High-mileage drivers more dismissive of the worth of speed cameras. IAM discovers
By Kyle Linsay
Monday, July 27, 2015 - 10:30
High-mileage drivers are more likely than any other type of road user to think speed cameras have ‘little or no influence’ in reducing the numbers of road casualties in the UK, according to a white paper issued by the Institute of Advanced Motorists’ (IAM) Drive and Survive division.
The paper, titled Speed Cameras – The Views of High Mileage Drivers (1), also found 28% of high-mileage drivers have a negative view of speed cameras – 10% more than other drivers.
It also found that more than half of those surveyed felt they were little more than a ‘money making tool’ – more than another category of road user.
The white paper was commissioned by IAM Drive & Survive which is the commercial division of the IAM and provides driver risk management services including tuition for companies and fleets.
The report stated with more than 6,000 speed cameras of various descriptions across the UK in operation, the time was right to ask if there was any greater acceptance of them amongst drivers who spend the greatest amount of time on the roads.
Some 60% of respondents to the survey thought there were other reasons why speed cameras had been installed, other than at accident black spots.
This compares to 39% of medium mileage drivers and 47% of low-mileage drivers thinking the same.
High-mileage drivers are also the most split on whether the money generated from speed awareness courses should be used to operate speed cameras.
And just over a quarter of high-mileage drivers believe speed cameras have not assisted in reducing the number of road casualties – the highest of any group. Some 27% of high-mileage drivers held this view, compared to 20% of medium-mileage drivers and just 16% of low-mileage drivers.
When asked how acceptable is it for authorities to use speed cameras at the side of the road to identify vehicles involved in speeding offences, 28% of high mileage drivers said it was unacceptable, compared to just 18% of medium-mileage drivers and 17% of low-mileage drivers.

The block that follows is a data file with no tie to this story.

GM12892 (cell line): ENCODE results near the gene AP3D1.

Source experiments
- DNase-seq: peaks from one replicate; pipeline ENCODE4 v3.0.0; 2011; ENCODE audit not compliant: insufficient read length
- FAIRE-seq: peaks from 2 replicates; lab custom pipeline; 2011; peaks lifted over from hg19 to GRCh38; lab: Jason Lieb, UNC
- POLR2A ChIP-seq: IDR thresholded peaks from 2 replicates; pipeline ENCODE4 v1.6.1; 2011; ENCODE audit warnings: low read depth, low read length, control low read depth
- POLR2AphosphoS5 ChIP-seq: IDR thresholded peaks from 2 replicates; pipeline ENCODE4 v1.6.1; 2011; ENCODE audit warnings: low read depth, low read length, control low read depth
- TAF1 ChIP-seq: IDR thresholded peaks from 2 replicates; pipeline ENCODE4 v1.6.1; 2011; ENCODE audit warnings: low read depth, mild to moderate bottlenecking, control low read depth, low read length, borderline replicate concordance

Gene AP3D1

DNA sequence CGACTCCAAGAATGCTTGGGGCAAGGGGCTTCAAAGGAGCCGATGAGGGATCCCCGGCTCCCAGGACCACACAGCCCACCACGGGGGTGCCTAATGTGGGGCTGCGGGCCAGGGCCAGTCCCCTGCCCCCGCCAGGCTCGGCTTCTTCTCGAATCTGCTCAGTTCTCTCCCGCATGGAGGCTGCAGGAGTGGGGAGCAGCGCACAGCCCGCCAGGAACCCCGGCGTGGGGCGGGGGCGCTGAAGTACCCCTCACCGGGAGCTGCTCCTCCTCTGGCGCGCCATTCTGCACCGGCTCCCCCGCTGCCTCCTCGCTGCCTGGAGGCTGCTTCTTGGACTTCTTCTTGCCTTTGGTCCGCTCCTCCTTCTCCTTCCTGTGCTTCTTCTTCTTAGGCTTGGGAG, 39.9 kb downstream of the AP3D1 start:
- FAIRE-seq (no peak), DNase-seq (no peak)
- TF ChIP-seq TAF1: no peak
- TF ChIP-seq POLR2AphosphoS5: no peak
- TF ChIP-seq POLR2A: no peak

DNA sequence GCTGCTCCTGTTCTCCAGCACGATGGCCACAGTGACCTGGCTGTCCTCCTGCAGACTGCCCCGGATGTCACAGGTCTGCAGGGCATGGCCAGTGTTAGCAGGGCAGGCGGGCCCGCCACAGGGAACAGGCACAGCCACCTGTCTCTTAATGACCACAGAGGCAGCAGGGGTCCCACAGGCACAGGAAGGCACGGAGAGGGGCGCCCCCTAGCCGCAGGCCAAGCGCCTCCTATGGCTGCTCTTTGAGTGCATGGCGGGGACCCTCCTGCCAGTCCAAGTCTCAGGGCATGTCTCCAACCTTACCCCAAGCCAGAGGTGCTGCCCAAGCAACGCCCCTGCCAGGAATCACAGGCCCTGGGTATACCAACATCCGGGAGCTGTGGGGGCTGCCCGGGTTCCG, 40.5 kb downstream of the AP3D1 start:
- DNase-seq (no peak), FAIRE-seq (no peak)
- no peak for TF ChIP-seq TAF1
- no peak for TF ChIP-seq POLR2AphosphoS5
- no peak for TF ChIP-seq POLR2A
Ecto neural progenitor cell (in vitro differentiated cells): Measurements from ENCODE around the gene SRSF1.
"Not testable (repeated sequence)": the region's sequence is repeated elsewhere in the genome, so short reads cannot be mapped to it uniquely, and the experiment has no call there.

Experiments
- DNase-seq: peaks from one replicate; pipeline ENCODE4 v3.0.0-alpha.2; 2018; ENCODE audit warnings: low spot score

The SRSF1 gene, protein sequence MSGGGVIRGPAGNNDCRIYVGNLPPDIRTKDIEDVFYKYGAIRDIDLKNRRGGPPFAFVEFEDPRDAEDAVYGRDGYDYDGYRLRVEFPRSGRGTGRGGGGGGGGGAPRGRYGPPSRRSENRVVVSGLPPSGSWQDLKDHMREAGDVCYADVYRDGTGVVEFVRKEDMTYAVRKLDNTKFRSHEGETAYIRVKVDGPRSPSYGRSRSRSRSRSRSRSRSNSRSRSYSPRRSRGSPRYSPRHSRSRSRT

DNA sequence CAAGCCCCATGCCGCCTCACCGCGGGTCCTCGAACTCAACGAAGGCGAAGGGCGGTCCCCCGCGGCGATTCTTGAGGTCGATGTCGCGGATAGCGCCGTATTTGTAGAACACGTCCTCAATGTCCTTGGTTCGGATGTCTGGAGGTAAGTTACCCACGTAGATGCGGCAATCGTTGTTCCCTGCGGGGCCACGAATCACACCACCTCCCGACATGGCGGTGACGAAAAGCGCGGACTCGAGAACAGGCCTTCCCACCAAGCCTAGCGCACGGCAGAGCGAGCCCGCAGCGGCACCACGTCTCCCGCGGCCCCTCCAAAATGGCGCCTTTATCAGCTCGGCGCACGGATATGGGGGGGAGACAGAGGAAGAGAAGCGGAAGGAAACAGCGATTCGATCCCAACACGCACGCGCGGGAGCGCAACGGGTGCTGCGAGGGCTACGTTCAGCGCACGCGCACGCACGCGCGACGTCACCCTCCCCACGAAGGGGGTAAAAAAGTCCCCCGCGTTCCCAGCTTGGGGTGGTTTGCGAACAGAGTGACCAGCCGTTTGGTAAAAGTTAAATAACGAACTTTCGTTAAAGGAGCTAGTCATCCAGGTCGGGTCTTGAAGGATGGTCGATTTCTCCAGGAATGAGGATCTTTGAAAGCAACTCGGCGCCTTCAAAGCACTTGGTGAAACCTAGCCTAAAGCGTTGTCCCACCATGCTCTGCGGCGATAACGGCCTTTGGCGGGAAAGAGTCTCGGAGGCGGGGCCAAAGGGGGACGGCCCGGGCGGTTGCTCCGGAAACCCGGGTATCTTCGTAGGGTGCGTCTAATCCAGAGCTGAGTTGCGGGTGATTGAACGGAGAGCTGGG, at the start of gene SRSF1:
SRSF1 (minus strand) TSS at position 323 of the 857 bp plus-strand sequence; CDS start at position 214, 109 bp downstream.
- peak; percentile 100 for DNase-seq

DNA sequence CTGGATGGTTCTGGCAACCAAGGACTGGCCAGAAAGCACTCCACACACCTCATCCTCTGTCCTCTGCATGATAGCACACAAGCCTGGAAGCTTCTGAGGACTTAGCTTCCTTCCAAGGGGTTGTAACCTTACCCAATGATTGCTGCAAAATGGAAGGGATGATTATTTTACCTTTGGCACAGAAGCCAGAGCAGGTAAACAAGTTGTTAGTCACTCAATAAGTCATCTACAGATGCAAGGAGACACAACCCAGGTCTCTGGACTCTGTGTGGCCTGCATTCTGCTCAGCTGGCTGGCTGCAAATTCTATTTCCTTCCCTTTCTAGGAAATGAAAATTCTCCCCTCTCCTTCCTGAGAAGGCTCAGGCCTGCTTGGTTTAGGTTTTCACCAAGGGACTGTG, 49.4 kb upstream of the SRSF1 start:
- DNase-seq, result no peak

The IAM Drive & Survive survey took in the views of 1,001 high, medium and low-mileage drivers (2). While just one in six low mileage drivers are sceptical of the positive influence of speed cameras, one in four high-mileage drivers are.
A survey three months ago by IAM Drive & Survive found 86% of fleets have experienced an accident in the past 12 months, while 100% of fleets have had an accident where one of their drivers was ‘at fault’ (3).
And government figures showed that between 2008 and 2013, 3,493 people were killed in accidents involving a driver/rider driving for work, including 515 in 2013 (4).
Driving for Better Business says up to one in three road crashes involves a vehicle being driven for work. It added that every week, around 200 road deaths and serious injuries involve someone at work (5).
Sarah Sillars, IAM chief executive officer, said: “It is clear that there is a very big task when it comes to making high-mileage driver see the worth of measures to reduce overspeeding. While we know that speeding is not the only cause of accidents and injuries, it is one of the major ones.
“Employers need to work with their employees to ensure that they appreciate the part they play in making our roads safer.
“The figures we have found show the great extent to which high-mileage and company drivers are involved in incidents. Therefore this educational task needs to happen sooner rather than later,” she added.